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US bishops submit plan to Sec. Rice in effort to protect Christians in Iraq

.- The U.S. bishops are calling on the Bush administration to secure the safety of Christians and other religious minorities in Iraq.

In a letter to Secretary of State Condoleezza Rice, the bishops made four concrete proposals which they think could help protect Christians and other religious minorities from deliberate violence against them in the war-torn region.

The bishops said they deplore the sectarian violence engulfing the Shia and Sunni communities in Iraq, but they are especially concerned about the “deliberate violence perpetrated against Christians and other vulnerable minorities.”

“The growing and deliberate targeting of Christians is an ominous sign of the breakdown in Iraqi society of civil order and inter-religious respect and represents a grave violation of human rights and religious liberty,” reads the bishops’ letter.

The letter mentions in particular the recent beheading of a Syriac Orthodox priest in Mosul, the crucifixion of a Christian teenager in Albasra, the frequent kidnappings for ransom of Christians, including four priests, the rape of Christian women and teenage girls, and the bombings of churches.

According to the U.S. bishops, Christians in Iraq continue to decline from a pre-war population of more than 1.2 million to a current estimate of about 600,000.

The United Nations High Commission for Refugees estimates that approximately 44 percent of Iraqi refugees in Syria, Jordan, and Turkey are Christian, even though they represent only about 4 percent of the total population of Iraq. Some are fleeing to the north of Iraq as well.

In an effort to offer security to Christians and other religious minorities, the bishops are urging the U.S. government to consider the creation of a new “Administrative Region” in the Nineveh Plain Area that would be directly related to the central government in Baghdad.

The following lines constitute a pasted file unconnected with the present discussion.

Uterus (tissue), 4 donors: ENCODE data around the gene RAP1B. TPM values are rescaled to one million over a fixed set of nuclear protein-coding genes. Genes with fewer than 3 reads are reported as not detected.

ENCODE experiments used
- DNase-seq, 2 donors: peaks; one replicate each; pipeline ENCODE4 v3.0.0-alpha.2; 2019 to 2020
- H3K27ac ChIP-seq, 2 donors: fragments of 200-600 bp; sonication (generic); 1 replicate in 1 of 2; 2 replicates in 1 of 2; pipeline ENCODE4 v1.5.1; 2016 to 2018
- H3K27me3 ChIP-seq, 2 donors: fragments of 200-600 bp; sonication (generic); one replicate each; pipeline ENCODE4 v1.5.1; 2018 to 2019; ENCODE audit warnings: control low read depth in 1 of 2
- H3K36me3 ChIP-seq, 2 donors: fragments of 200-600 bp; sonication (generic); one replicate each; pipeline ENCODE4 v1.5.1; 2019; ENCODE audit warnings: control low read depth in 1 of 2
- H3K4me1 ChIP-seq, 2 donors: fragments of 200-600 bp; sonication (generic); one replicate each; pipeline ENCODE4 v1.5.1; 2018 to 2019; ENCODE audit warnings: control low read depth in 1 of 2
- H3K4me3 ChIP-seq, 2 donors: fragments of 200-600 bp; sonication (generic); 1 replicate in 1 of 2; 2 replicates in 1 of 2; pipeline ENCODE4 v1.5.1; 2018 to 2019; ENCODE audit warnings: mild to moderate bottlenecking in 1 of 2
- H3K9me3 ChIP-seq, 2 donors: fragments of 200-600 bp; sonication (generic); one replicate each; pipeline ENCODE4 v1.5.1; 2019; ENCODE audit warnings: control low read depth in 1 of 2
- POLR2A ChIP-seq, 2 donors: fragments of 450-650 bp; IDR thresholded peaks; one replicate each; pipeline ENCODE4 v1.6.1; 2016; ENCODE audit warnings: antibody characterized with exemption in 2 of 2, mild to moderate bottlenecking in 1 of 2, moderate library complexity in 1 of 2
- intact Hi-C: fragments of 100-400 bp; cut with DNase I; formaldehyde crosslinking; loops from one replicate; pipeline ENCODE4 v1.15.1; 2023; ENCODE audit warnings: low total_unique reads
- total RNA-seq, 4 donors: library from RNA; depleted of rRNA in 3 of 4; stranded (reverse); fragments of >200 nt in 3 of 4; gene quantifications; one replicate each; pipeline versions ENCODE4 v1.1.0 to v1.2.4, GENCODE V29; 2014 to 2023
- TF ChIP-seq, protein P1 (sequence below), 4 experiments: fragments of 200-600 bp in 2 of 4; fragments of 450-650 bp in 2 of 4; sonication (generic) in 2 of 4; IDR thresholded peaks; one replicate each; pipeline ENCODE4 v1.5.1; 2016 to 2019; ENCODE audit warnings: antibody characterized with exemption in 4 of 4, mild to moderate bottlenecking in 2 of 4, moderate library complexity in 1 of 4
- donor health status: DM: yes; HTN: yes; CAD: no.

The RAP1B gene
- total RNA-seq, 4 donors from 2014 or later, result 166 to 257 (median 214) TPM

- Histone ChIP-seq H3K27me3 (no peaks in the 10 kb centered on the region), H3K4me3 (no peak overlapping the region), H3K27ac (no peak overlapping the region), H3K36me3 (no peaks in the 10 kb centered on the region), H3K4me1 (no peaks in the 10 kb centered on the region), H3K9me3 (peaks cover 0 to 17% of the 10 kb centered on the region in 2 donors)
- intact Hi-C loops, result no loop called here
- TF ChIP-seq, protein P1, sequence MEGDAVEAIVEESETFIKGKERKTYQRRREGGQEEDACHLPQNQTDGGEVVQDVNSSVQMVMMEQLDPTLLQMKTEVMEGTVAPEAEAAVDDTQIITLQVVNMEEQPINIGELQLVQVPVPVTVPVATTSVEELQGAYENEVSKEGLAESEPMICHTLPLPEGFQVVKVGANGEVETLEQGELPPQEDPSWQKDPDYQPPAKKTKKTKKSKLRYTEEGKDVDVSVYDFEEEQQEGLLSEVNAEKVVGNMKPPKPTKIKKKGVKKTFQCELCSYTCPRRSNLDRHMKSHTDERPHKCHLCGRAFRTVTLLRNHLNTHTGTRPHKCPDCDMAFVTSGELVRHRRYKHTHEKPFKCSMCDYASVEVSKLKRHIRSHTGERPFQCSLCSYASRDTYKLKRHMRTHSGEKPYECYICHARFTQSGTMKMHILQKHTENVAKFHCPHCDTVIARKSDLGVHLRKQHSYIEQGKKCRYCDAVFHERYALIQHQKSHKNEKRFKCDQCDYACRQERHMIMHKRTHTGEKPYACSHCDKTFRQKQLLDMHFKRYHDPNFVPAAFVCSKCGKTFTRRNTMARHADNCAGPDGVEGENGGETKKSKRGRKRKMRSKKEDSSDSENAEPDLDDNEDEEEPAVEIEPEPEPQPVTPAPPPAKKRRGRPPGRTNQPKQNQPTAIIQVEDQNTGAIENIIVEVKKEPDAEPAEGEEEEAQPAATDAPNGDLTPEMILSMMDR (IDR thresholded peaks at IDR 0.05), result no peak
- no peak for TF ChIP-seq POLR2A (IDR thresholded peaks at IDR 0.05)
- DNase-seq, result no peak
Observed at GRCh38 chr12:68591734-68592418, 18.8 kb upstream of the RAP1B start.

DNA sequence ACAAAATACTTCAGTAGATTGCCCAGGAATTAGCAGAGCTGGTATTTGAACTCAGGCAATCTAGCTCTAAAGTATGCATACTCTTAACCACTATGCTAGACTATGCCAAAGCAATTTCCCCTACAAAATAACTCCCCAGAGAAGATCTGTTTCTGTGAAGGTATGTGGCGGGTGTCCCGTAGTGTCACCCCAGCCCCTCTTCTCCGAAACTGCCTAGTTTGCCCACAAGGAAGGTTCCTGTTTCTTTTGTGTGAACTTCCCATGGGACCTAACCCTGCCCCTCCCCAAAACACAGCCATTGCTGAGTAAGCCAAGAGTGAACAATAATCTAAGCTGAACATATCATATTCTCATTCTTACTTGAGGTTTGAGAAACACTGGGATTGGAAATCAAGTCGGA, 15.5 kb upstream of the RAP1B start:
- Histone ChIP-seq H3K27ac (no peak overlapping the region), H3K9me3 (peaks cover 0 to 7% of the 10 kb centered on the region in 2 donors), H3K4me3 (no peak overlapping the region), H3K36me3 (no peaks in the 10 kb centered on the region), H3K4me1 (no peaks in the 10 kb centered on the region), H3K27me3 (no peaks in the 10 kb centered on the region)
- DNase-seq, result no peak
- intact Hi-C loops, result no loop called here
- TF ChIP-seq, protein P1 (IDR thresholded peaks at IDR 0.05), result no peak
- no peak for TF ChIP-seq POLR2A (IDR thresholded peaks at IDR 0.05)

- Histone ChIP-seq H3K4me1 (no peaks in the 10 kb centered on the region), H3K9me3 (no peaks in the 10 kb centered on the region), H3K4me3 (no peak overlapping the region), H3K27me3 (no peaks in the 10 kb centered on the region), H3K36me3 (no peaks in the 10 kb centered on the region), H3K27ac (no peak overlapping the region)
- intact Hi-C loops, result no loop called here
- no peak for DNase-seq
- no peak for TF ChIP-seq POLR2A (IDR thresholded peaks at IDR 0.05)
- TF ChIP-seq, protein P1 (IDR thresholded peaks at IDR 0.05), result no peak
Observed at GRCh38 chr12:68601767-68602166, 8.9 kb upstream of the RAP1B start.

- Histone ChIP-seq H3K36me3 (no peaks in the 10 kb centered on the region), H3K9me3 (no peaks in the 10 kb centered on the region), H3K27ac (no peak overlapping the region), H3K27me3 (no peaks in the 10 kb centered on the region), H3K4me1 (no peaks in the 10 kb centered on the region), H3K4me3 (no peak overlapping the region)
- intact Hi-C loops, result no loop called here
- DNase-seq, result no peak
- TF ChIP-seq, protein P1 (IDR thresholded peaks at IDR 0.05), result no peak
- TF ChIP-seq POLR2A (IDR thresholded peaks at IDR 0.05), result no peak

“This could provide Christians and other minorities with greater safety and offer more opportunity to control their own affairs with assistance from the central government,” the letter reads.

The bishops also recommend that the U.S. government work with the Kurdish authorities in the north to ensure the safety of Christians in the Plain of Nineveh and to provide adequate protection and assistance for religious minorities in areas controlled directly by the Kurds.

The bishops urged an urgent review of economic reconstruction aid programs to ensure that aid is distributed fairly and reconstruction is possible in all segments of society.

Finally, the bishops urged the U.S. government to adopt a more generous refugee and asylum policy, including the possible resettlement of at-risk cases to the United States.

The bishops indicated they would like to meet with Rice to discuss the situation and their proposals further.

The letter was sent by Bishop Thomas Wenski, chairman of the bishops’ Committee on International Policy on behalf of the U.S. bishops’ conference. 


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